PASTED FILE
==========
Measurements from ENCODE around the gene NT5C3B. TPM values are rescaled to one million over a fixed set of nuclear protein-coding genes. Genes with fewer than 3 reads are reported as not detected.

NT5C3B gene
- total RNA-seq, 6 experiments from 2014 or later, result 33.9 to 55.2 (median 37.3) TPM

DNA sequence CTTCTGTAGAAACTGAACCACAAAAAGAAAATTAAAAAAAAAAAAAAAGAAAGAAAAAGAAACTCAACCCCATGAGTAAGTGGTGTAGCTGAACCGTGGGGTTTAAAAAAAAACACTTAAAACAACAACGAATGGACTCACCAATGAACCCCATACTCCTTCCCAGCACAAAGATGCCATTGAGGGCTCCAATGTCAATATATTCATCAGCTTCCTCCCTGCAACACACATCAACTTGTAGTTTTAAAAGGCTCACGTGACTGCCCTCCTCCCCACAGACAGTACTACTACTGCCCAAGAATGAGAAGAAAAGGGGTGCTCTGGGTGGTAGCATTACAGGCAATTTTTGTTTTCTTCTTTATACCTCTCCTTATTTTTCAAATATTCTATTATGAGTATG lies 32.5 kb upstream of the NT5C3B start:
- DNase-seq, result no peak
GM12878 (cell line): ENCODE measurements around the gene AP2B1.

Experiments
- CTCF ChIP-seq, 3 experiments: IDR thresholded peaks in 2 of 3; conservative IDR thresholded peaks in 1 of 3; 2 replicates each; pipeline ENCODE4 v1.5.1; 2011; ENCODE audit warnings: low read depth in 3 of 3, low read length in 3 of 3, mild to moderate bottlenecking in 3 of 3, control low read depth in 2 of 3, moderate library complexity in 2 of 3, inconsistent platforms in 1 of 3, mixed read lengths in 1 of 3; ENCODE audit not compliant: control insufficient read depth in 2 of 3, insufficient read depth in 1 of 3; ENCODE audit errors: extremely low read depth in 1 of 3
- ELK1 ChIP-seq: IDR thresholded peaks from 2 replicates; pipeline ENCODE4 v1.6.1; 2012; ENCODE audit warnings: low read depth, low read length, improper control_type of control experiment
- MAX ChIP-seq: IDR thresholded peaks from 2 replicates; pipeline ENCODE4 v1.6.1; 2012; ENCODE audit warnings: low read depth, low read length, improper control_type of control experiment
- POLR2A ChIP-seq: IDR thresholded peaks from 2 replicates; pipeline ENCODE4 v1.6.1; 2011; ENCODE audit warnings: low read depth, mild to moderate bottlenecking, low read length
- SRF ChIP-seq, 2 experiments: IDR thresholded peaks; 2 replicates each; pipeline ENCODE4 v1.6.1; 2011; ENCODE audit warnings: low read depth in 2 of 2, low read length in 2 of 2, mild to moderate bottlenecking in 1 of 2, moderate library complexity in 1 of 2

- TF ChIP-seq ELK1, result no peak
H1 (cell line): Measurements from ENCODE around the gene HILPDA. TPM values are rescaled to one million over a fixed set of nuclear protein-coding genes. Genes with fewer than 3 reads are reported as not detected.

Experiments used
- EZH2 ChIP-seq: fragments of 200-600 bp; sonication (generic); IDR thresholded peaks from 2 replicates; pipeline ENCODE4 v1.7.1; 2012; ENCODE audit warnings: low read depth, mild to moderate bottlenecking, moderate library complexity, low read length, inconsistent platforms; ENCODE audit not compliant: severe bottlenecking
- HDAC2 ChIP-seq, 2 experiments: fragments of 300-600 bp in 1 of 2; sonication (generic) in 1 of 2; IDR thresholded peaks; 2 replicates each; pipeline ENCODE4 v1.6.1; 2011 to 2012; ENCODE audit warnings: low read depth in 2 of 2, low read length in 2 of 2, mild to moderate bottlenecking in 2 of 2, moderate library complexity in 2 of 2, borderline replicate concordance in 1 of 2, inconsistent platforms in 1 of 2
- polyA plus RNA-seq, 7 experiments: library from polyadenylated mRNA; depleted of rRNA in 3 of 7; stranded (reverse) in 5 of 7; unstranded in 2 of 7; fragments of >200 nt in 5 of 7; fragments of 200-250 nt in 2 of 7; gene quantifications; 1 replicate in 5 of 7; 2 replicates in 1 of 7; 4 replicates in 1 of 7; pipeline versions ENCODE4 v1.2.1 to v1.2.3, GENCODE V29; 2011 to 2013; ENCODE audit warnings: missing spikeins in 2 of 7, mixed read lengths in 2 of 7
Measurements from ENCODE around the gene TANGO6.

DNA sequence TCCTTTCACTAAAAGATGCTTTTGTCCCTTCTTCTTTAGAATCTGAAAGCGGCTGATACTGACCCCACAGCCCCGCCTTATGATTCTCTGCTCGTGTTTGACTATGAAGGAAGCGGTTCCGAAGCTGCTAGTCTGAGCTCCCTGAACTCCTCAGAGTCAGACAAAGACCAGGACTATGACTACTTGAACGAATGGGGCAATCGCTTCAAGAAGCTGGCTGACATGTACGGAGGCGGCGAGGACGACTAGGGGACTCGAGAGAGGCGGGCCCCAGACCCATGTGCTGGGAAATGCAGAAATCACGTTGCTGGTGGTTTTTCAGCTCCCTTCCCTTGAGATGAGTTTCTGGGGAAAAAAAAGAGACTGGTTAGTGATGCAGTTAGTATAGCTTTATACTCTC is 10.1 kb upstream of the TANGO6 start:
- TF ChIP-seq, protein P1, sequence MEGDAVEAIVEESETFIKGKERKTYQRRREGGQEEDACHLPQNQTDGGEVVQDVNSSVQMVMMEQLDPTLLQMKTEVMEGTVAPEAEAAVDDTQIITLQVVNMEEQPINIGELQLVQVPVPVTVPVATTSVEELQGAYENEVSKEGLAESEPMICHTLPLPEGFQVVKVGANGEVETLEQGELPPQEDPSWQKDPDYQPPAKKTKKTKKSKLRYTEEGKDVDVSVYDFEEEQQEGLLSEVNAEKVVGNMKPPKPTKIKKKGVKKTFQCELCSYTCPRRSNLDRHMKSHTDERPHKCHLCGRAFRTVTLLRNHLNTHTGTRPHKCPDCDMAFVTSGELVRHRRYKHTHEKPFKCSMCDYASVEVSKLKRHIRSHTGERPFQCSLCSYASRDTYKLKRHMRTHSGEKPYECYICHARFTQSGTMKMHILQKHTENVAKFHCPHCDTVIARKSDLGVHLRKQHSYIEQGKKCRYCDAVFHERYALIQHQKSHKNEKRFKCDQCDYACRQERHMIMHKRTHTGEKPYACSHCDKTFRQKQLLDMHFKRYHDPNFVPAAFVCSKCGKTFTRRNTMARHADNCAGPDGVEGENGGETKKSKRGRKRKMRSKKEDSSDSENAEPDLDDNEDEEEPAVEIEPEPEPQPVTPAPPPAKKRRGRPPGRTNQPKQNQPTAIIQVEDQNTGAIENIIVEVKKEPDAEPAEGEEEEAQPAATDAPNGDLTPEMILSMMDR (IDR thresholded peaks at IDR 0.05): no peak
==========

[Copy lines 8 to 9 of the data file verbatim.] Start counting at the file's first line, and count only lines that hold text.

- CTCF ChIP-seq, 3 experiments: IDR thresholded peaks in 2 of 3; conservative IDR thresholded peaks in 1 of 3; 2 replicates each; pipeline ENCODE4 v1.5.1; 2011; ENCODE audit warnings: low read depth in 3 of 3, low read length in 3 of 3, mild to moderate bottlenecking in 3 of 3, control low read depth in 2 of 3, moderate library complexity in 2 of 3, inconsistent platforms in 1 of 3, mixed read lengths in 1 of 3; ENCODE audit not compliant: control insufficient read depth in 2 of 3, insufficient read depth in 1 of 3; ENCODE audit errors: extremely low read depth in 1 of 3
- ELK1 ChIP-seq: IDR thresholded peaks from 2 replicates; pipeline ENCODE4 v1.6.1; 2012; ENCODE audit warnings: low read depth, low read length, improper control_type of control experiment